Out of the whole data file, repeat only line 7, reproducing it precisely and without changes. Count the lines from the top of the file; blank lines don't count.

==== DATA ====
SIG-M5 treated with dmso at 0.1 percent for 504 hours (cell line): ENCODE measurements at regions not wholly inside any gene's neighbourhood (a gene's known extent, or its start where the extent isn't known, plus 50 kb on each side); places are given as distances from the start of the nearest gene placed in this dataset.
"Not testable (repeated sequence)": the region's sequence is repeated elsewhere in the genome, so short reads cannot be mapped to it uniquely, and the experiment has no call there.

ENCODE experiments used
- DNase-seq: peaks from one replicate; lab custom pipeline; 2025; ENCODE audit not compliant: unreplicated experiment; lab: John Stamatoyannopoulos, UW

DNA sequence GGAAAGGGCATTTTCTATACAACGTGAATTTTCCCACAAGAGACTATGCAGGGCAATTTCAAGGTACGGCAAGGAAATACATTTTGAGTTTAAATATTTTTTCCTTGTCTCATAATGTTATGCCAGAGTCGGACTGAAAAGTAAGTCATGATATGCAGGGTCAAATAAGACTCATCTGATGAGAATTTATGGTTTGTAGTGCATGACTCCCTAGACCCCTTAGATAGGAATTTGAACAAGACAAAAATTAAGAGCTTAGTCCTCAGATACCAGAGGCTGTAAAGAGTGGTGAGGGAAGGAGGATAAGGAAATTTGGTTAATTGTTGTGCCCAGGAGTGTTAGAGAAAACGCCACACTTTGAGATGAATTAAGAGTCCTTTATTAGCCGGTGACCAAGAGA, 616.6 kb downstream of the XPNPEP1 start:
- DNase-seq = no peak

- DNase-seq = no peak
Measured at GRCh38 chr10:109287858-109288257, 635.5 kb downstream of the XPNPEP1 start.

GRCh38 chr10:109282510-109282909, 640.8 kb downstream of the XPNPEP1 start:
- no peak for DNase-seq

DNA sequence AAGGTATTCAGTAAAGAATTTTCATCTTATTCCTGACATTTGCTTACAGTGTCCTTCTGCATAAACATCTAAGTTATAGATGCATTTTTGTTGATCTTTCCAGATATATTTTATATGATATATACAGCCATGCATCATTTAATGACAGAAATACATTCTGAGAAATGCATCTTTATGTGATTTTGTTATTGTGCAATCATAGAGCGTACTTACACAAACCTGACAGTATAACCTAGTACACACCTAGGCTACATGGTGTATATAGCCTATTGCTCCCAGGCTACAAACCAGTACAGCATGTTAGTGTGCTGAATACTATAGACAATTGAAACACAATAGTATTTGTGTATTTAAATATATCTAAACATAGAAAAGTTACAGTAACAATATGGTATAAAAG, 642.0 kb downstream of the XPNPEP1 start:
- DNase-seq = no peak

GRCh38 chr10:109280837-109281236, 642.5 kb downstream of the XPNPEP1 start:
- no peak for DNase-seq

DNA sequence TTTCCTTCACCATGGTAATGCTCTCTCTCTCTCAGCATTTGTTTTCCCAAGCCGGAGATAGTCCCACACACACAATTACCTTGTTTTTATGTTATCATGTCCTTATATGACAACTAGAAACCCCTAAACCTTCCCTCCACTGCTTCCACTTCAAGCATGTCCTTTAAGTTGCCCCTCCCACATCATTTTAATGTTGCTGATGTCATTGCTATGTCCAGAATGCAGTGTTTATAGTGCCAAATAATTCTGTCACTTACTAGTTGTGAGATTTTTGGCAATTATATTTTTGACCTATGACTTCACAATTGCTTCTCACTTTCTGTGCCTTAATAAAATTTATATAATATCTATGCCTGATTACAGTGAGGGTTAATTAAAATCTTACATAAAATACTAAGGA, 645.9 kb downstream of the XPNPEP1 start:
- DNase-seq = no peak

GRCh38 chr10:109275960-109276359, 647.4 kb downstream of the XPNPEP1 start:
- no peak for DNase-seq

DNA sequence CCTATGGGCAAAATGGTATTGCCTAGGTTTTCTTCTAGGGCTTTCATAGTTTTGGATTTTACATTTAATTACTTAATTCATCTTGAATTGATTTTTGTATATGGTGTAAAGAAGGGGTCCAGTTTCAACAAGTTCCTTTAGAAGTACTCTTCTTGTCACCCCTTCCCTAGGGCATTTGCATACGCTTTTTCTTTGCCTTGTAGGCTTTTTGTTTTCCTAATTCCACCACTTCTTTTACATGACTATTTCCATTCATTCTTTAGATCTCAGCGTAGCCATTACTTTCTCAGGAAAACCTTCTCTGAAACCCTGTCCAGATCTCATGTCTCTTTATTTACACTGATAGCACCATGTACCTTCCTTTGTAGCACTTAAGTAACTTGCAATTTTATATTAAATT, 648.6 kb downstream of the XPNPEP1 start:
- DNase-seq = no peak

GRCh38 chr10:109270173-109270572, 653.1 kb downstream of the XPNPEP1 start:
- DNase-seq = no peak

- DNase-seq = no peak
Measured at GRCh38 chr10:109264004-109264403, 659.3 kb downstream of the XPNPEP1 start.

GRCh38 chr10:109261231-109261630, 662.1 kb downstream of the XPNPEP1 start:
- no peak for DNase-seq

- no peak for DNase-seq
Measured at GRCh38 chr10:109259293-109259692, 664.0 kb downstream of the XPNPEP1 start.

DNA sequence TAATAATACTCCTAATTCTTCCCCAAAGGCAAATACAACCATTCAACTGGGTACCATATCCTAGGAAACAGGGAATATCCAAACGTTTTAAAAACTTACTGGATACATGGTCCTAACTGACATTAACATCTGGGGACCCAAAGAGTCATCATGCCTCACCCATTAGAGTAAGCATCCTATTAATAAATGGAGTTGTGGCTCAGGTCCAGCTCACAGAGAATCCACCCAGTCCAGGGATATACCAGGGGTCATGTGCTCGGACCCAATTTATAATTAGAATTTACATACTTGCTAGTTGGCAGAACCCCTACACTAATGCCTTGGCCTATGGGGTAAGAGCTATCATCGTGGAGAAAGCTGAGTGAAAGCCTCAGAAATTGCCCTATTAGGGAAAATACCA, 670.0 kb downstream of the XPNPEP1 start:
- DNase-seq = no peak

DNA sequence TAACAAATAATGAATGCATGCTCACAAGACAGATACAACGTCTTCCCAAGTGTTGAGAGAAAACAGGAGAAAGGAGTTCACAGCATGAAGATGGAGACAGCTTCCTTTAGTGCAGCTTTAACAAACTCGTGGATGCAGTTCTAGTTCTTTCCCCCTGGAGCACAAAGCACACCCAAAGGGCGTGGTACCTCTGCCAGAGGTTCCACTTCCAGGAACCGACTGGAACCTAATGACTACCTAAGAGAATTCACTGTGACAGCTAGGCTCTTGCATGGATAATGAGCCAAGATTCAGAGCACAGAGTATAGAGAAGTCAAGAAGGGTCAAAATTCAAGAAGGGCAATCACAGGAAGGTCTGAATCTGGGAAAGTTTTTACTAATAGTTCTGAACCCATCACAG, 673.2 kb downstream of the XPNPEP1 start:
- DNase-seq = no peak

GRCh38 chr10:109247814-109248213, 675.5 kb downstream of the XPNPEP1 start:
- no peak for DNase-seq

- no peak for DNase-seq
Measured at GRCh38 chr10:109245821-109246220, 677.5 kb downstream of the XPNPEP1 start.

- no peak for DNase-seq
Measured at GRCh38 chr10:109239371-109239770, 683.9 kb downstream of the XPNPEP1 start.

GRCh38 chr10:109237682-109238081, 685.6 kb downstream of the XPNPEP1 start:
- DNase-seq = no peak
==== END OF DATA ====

- DNase-seq = no peak